Signed Hirado Ju Kunishige
89.5 cm / 35.2 inch
77 cm / 30.3 inch
forte 5 mm
middle 4 mm
near tip 3 mm
forte 39 mm
middle 31 mm
near tip 26 mm
Steel, iron, brass, wood, velvet, gold
Probably late 1800's
UK antique arms market
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The talwar or talvār (Hindi) is the standard saber type of India. The typically have blades of modest curvature and a characteristic hilts with large disc pommel and two quillons as a guard. The hilt is meant to restrain the wrist into a very secure grip, limiting the ability to stretch the saber out for longer percussive strikes and instead optimizing its use for deep and powerful draw cuts up-close.
A small group of talwar have turned up with chevron patterned blades, such as this one. It is made by welding alternate sections of pattern welded steel and darker homogenous steel on top of each other to create the dramatic effect seen here.
An impressive Indian talwar with chevron patterned blade, consisting of 18 separate pieces of steel forge welded on top of each other. The pieces are of alternating constructions of high-contrast pattern welded "damascus" steel and darker grey sections of more homogenous steel. The edge is polished bright and is slightly wavy. The effect probably deliberate, the apex of each "wave" being in the middle of the darker segments. The blade has a wide, shallow groove on either side.
Opinions vary on the usability of such swords, some assert that the construction can never be strong enough for actual use. I've asked around and swordsmiths seem to agree that there is no reason why it would fail, provided the welds are well done. Strength comes from the V sections that effectively enlarge the contact points, and the fact the welds are not at right angles with the blade. The consensus among people working with steel all day seems to be that although the construction certainly doesn't make the blade stronger, it doesn't necessarily make it too weak to perform.
Bladesmith Richard Furrer went so far as to bend a chevron dagger he made 90 degrees and bend it back again. None of the welds came apart in the bending of the subsequent straightening. Read the article.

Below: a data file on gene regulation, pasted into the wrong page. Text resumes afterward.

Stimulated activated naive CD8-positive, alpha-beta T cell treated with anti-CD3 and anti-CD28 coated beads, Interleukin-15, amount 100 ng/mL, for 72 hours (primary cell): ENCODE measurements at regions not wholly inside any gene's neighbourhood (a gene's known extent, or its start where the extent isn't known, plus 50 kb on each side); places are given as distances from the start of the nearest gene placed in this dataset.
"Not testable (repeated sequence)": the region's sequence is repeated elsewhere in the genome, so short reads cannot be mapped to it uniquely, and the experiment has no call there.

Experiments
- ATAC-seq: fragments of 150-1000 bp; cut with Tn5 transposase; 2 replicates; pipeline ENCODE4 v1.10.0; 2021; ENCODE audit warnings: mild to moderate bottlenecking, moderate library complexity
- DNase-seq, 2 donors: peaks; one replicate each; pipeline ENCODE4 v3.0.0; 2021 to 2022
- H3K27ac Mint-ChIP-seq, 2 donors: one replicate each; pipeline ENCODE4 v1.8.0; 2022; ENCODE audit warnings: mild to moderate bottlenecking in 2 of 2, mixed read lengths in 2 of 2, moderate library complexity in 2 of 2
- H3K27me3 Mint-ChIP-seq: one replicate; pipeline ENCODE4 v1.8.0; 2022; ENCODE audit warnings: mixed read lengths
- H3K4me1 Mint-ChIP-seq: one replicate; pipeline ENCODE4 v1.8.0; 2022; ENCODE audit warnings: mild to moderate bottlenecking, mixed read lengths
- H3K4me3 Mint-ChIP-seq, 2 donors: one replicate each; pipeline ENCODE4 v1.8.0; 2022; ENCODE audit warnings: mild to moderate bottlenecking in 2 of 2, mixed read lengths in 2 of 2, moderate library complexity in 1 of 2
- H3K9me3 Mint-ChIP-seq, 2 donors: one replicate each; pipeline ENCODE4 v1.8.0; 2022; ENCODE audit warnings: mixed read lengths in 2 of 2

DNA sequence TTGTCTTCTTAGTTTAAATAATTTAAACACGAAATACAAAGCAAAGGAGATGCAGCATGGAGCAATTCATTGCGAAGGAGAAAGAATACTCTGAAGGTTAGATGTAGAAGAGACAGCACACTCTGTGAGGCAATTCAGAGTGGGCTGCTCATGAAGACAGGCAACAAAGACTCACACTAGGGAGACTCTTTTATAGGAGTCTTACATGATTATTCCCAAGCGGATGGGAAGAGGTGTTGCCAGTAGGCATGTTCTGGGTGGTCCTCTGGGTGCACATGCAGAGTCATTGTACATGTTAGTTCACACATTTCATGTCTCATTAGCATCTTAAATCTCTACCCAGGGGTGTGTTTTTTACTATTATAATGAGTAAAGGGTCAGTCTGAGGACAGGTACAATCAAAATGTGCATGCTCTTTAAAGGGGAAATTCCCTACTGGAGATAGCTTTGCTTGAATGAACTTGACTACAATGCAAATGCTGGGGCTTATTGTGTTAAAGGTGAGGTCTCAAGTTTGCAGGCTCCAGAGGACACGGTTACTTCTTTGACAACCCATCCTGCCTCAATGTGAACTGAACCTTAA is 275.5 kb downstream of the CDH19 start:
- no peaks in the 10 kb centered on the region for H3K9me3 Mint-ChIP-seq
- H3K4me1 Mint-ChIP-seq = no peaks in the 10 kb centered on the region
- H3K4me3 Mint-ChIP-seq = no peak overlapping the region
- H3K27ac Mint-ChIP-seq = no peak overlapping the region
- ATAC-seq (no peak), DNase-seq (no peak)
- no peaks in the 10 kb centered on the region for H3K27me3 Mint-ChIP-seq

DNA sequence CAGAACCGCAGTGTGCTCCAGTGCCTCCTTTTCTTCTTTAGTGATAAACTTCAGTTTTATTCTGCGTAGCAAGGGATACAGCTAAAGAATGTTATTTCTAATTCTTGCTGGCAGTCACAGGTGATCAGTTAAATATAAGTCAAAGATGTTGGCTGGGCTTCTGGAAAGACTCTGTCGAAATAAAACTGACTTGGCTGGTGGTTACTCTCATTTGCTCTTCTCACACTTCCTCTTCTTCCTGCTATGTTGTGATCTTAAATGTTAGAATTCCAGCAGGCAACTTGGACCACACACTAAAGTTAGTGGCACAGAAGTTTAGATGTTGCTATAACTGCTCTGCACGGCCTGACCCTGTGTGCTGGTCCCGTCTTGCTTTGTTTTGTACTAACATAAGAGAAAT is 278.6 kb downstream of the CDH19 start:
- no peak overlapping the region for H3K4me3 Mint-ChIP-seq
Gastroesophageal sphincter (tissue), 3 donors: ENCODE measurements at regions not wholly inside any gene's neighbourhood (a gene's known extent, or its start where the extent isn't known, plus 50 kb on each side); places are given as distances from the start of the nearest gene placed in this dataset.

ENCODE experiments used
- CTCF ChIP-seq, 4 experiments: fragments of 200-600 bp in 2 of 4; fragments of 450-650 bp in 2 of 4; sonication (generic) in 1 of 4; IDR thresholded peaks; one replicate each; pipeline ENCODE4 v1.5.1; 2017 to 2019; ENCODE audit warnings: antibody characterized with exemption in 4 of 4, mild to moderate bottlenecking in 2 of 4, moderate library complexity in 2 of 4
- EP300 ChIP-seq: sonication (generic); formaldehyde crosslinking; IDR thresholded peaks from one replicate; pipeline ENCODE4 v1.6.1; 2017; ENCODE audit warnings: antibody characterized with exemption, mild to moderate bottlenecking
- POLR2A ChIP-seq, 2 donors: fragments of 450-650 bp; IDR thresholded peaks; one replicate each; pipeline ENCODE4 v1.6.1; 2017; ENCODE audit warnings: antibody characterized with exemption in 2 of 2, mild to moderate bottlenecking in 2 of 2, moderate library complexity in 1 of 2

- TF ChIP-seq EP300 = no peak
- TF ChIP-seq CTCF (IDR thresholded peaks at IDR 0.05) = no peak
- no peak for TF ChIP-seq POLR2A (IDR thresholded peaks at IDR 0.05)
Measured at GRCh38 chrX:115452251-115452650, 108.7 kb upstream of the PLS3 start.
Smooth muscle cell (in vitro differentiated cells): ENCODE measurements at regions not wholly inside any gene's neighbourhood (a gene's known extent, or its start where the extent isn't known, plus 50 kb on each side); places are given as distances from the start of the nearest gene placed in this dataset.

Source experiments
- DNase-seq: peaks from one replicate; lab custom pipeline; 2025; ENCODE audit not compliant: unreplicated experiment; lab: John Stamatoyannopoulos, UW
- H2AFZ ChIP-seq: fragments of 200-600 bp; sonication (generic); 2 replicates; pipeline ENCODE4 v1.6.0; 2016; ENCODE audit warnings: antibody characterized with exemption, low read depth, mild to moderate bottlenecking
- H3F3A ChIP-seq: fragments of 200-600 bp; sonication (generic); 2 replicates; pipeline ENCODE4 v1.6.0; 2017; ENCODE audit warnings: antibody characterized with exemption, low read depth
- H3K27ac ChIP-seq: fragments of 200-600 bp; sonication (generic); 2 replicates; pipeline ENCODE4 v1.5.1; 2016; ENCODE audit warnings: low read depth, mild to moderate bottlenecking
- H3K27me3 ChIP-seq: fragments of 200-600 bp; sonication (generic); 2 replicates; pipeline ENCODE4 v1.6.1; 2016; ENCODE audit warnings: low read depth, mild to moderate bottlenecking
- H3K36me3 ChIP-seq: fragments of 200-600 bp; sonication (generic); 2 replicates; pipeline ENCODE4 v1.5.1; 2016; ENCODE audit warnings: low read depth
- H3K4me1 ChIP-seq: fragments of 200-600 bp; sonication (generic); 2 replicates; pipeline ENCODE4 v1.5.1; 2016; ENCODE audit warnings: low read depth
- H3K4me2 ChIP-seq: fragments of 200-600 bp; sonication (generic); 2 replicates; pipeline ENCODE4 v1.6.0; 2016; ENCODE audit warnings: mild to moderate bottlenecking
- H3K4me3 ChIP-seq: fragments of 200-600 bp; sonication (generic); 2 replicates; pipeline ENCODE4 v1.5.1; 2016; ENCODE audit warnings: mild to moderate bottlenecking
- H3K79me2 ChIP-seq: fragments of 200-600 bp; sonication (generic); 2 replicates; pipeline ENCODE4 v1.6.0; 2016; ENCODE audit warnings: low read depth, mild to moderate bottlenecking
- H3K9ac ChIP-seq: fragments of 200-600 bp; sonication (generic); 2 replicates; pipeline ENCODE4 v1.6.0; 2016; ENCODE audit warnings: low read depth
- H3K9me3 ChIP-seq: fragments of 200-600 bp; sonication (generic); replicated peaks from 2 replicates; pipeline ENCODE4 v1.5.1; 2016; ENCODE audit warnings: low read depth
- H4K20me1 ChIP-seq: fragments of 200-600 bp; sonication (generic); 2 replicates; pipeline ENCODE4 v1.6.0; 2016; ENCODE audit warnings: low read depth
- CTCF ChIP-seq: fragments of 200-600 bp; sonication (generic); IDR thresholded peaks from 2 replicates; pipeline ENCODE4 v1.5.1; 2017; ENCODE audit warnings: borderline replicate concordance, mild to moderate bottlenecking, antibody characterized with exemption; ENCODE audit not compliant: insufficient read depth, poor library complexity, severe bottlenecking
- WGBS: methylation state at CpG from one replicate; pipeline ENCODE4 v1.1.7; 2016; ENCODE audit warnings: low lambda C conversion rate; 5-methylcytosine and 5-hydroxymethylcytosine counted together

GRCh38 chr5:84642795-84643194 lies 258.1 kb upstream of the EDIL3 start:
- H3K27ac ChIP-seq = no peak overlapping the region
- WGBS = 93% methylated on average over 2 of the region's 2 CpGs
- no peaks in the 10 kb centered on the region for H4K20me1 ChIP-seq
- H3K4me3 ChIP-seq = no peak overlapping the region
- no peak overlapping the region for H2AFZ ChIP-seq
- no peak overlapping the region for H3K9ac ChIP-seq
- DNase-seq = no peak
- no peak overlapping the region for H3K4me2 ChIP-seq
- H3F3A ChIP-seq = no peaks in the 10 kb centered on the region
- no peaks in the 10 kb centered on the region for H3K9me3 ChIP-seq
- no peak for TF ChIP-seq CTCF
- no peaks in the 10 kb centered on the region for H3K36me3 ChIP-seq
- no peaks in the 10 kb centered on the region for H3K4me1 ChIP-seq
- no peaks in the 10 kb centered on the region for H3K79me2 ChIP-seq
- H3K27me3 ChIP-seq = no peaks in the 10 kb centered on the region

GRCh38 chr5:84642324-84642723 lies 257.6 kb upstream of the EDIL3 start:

Hilt & scabbard
The iron hilt is of exaggerated form, with comparatively wide quillons and large disc pommel with a spike in the center. Around the spike is a large stylized sun. The hilt is covered in sheet gold and engraved with typical motifs of flowers and plants. Some losses to the gold leaf. Elgood attributes this hilt style to Jodhpur. The sun is a reference to the mythical Suryavansha or "Solar Dynasty" that is mentioned in classical Indian texts like the Ramayana and Mahabharata, of which some Rajput dynasties claimed descent.4
It comes in its original scabbard that I refurbished using antique velvet in a color close to the remains of the original. It retains its original scabbard mouthpiece of gilt copper alloy, pierced with floral designs and retaining its original mini-tassel.
Various swords with an identical pattern are published. Two are in Figiel's "On Damascus Steel" dated to the 17th and 19th century, the 19th-century piece being thought to be a court sword. Some others are mentioned.1
Nordlunde lists another two in his book and asserts that the 17th century dating of some of these is wrong and most are from the 19th century. He believes at least some were made by smiths to show off their skills at colonial trade shows.2
Elgood lists a 20th-century example in the Jaipur court collection. He states that these are called lehria in Rajasthani which means "of a chevron pattern". He further mentions that the current lineage holder from a family of Udaipur arms makers, Gopilal, stated that his family has been making such blades for the Maharanas of Mewar for generations. He claims their family invented the type of blade in the late 19th century.3
A rather fine example was auctioned on Sotheby's Art of the Islamic World sale, April 2012, London, lot 598.
Other known examples are in the National Museum in Delhi, and in the Victorian and Albert Museum, London.
A large and imposing talwar with chevron patterned blade and golden overlaid hilt with large disc pommel. It was probably made in the late 19th century.
1. Figiel, Leo S.: On Damascus Steel, Atlantis Arts Press, New York, 1991. Pp. 104-107 Item #IS7 and IS8
2. Nordlunde, Jens: A Passion for Indian Arms, a Private Collection. Self Published. Denmark, 2016. Item #108 Page 190-193 and item #38 Page 198, 200.
3. Elgood, Robert: Arms and Armour at tje Jaipur Court. Niyogi Books, New Delhi, 2015. Pp. 146-147.
5. Ibid. Pp. 146-147.
4. Ibid. Pp. 126-127
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In the style of a Malay keris panjang.
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With all silver construction, including the blade.
Japanese sword guard depicting three wise monkeys conveying the message see no evil, hear no evil, speak no…
Of a style often associated with Tanjore, the seat of the Vijayanagara empire.